Shocking study finds that high blood pressure is often a false diagnosis


Image: Shocking study finds that high blood pressure is often a false diagnosis

(Natural News) A study published in the Canadian Family Physician says that more than half of Canadian doctors still use manual devices to check for blood pressure which increases the risk of misdiagnosis. There are now automatic electronic devices that are able to detect small changes in a person’s blood pressure, and may be more accurate, but they are also more expensive. The research further claims that using dated technology has led to 20 percent of people undergoing treatment for high blood pressure, also known as hypertension, when they are perfectly healthy.

Lead author, Janusz Kaczorowski said, “This is due mainly to the fact that their blood pressure was improperly measured.”

It is estimated that a third of the American population has hypertension. Several health groups caution the public to be more proactive about preventing cardiac-related diseases and manage their health. Repeatedly we are told to change our lifestyle and diet. But what about our doctors?

Hey Doc, what’s up? Oh, my blood pressure

The growing epidemic of obesity has forced medical professionals all over the world to pay closer attention to cardiac-related disease and high blood pressure. The two are often seen in tandem; as people gain weight, their risk of developing hypertension rises. The United States has gained the dubious honor of being one of the fattest countries in the world. The U.S. is home to around 13 percent of the world’s obese. On the same note, it is estimated that around 75 million American adults have high blood pressure. That equates to around one in every three adults.

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These statistics have made regular health checks necessary. Visiting the doctor is no longer a luxury, it’s a requirement. Part of the process is having one’s blood pressure checked. Hypertension has been linked to an increased risk of death and disability. The Centers for Disease Control and Prevention (CDC) concludes heart disease as the leading cause of death in America. Annually, around 600,000 people die because of some form of cardiac-related illness.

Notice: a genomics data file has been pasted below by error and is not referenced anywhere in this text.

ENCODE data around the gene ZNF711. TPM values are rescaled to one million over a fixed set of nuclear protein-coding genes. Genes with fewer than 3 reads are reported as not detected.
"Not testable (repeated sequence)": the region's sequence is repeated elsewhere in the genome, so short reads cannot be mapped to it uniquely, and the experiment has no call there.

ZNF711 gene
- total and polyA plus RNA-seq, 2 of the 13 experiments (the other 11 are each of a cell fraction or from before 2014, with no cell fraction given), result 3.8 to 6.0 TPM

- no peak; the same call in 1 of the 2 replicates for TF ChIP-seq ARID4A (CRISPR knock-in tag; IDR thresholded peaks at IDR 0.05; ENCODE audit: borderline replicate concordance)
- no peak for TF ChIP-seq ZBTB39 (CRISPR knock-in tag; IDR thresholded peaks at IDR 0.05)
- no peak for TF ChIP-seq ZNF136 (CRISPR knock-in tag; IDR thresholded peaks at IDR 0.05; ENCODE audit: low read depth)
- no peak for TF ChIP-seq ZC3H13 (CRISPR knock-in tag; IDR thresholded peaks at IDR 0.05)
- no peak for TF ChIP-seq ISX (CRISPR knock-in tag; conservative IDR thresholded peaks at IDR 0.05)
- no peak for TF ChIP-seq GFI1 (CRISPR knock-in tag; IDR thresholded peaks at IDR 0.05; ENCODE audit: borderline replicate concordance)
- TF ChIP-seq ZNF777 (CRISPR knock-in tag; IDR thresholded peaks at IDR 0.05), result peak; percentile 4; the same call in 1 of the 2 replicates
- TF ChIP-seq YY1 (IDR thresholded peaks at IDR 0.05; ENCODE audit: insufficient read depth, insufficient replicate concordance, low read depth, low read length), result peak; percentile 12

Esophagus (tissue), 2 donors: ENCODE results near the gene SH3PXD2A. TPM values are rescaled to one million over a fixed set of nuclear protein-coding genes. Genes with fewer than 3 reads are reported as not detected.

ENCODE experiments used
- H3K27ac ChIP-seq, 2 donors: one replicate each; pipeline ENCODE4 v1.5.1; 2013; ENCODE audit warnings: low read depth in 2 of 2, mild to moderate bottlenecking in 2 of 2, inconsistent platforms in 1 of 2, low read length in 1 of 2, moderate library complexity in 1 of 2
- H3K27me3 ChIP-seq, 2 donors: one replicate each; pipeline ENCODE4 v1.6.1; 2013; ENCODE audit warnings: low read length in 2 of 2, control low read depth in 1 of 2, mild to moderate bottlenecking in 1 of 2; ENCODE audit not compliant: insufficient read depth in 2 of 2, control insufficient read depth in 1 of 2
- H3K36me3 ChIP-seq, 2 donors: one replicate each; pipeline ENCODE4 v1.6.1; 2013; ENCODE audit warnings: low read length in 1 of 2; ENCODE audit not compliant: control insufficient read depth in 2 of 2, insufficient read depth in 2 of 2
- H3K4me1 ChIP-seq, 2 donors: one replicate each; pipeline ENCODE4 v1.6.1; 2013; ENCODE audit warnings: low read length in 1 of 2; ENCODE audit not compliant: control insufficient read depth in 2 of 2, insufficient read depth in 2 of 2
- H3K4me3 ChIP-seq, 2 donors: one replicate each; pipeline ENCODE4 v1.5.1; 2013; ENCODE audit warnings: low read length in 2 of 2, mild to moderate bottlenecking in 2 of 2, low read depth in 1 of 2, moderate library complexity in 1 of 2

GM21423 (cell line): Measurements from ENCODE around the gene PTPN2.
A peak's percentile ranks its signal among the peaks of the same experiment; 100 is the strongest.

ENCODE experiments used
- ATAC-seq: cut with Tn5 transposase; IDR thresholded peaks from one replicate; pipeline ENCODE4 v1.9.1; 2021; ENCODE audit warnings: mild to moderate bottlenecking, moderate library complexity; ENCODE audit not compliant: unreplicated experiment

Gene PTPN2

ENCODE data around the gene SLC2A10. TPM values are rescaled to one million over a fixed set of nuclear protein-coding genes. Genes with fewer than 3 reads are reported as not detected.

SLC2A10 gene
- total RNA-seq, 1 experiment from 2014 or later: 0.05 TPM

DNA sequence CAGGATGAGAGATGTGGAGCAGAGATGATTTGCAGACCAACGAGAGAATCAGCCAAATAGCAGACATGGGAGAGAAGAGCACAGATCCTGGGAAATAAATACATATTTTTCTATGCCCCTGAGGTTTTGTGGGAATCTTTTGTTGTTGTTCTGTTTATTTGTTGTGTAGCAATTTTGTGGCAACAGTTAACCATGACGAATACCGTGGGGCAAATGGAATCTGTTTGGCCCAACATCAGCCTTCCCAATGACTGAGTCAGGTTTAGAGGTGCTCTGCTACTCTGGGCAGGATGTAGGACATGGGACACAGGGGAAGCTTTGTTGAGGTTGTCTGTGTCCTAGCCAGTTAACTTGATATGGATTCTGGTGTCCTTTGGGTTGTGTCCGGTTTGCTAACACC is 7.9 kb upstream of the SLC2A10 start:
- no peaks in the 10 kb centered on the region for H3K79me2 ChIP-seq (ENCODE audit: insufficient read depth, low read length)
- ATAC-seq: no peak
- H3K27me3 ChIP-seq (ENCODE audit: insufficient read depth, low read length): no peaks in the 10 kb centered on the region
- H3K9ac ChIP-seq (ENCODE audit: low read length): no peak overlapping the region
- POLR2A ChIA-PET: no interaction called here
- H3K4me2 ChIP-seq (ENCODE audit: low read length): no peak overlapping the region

Knowing one’s blood pressure is an easy way to gauge one’s health. Blood pressure is measured in the arm and is recorded in two numbers. The first — called systolic blood pressure — is the number collected when the heart contracts. The second is the value expressed when the heart relaxes between contractions. This is called the diastolic blood pressure. Normal blood pressure is found when systolic blood pressure is below 140 mmHg with diastolic below 90 mmHg. Anyone who has value above this range is diagnosed to have high blood pressure. Early diagnosis is crucial as this leads to faster treatment and improved health.

Measure me the right way

Technology has changed the way medical care is practiced. In the last twenty years alone, gadgets used to measure bodily processes have undergone hundreds of changes. The measuring devices for blood pressure are now automatic, making them more precise. The Canadian Hypertension Education Program (CHEP) Guidelines explicitly state that electronic measurement is better to those made manually.

“Clinicians should use automatic devices,” Kaczorowski said. “Manual measurement is acceptable if it’s properly done, but that’s often not the case. To take blood pressure the right way, a 12- to 15-minute period is required. We know that the average visit to a family doctor lasts 10 minutes. We have to rethink how patient visits are organized so that the patient can be left alone in a room while the measurement is taken.”

Automatic devices reduce the white-coat syndrome. This is when people momentarily have an increased blood pressure because of the stress of being in a doctor’s office. The social pain of seeing a medical professional can result in erroneous data – values that are caught by manual devices but are ignored by electronic ones.

Sources include:

ScienceDaily.com

JAMANetwork.com

NCBI.NILM.NIH.com

Telegraph.co.uk 1

Telegraph.co.uk 2

CDC.gov 1

CDC.gov 2


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